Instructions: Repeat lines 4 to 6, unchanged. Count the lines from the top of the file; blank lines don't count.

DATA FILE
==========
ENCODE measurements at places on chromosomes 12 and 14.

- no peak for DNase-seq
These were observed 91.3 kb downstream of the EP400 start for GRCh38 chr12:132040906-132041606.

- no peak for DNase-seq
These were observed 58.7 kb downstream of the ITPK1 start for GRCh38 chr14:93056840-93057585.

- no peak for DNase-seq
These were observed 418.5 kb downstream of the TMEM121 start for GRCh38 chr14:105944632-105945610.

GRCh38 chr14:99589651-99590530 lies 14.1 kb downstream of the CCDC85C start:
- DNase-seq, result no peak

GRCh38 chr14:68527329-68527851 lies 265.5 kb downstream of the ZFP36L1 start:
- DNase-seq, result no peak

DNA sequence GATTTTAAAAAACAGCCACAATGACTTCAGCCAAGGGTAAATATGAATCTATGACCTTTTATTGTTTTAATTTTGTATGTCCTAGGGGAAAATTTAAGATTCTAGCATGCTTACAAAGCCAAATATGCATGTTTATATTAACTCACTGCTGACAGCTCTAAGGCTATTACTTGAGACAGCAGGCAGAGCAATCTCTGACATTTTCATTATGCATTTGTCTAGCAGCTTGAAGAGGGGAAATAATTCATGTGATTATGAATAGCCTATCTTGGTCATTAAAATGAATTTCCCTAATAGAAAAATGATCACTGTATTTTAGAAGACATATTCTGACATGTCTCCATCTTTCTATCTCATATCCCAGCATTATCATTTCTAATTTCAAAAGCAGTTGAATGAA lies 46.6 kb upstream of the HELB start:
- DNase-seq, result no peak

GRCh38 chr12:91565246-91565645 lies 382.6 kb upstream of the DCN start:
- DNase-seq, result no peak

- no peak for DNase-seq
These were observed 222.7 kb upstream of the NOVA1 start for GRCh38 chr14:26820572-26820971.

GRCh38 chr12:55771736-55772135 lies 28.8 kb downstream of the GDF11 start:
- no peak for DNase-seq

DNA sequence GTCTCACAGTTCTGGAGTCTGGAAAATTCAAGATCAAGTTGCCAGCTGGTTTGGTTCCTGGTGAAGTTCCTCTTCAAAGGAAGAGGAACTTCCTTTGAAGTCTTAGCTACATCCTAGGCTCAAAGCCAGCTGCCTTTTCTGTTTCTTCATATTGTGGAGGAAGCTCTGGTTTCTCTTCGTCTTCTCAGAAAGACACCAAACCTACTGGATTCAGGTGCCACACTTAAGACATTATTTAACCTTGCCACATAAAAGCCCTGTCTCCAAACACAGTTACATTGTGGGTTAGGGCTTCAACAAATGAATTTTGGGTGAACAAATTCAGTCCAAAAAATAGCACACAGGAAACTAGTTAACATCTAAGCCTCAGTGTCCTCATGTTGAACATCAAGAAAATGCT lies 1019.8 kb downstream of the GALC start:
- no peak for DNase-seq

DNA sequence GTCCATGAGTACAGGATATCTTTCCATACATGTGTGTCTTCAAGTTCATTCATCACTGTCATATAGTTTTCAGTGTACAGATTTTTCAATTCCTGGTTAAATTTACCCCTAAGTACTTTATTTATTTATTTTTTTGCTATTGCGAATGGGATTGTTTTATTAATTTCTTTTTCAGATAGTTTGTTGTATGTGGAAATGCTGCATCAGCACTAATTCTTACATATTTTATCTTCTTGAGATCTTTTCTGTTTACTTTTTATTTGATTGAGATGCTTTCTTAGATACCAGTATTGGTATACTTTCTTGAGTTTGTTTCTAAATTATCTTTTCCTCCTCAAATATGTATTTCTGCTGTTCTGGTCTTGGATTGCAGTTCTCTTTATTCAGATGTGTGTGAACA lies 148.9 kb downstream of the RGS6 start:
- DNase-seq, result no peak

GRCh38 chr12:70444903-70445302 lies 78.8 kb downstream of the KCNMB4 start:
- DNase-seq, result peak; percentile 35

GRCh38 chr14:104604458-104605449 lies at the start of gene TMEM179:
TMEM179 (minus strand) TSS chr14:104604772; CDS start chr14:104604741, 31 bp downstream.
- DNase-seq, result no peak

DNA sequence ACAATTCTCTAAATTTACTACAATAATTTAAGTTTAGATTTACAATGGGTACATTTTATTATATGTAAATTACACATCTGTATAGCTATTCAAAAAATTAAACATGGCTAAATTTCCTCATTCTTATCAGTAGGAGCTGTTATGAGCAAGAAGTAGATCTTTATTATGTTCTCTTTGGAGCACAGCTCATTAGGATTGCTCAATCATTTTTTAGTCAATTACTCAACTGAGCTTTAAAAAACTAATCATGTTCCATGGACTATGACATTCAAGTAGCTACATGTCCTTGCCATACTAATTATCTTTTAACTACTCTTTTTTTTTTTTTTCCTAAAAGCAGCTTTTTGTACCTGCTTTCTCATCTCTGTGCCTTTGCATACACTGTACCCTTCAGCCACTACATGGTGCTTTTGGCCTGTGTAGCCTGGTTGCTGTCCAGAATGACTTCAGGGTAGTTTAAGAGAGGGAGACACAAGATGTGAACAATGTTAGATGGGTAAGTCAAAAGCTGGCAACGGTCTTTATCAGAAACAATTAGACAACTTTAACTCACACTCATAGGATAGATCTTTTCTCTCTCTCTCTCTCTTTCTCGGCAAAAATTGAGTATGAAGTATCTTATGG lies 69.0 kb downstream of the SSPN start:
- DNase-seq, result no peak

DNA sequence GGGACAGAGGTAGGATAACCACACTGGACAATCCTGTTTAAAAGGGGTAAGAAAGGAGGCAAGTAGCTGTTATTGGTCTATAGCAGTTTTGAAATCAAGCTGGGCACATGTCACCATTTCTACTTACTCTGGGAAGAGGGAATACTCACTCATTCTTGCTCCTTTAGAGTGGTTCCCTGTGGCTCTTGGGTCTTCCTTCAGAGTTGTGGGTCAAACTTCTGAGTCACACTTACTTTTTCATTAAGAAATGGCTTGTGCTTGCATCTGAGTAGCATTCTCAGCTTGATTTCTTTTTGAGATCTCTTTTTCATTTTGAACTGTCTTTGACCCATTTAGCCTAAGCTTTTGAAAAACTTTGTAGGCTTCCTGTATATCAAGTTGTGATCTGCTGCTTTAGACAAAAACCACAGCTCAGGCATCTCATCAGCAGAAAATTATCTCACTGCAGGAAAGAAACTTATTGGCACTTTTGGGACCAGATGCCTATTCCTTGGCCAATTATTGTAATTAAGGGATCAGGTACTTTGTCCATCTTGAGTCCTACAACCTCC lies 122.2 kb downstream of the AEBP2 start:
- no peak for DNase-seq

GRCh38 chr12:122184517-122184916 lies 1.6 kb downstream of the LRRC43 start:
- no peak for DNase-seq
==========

- no peak for DNase-seq
These were observed 58.7 kb downstream of the ITPK1 start for GRCh38 chr14:93056840-93057585.

- no peak for DNase-seq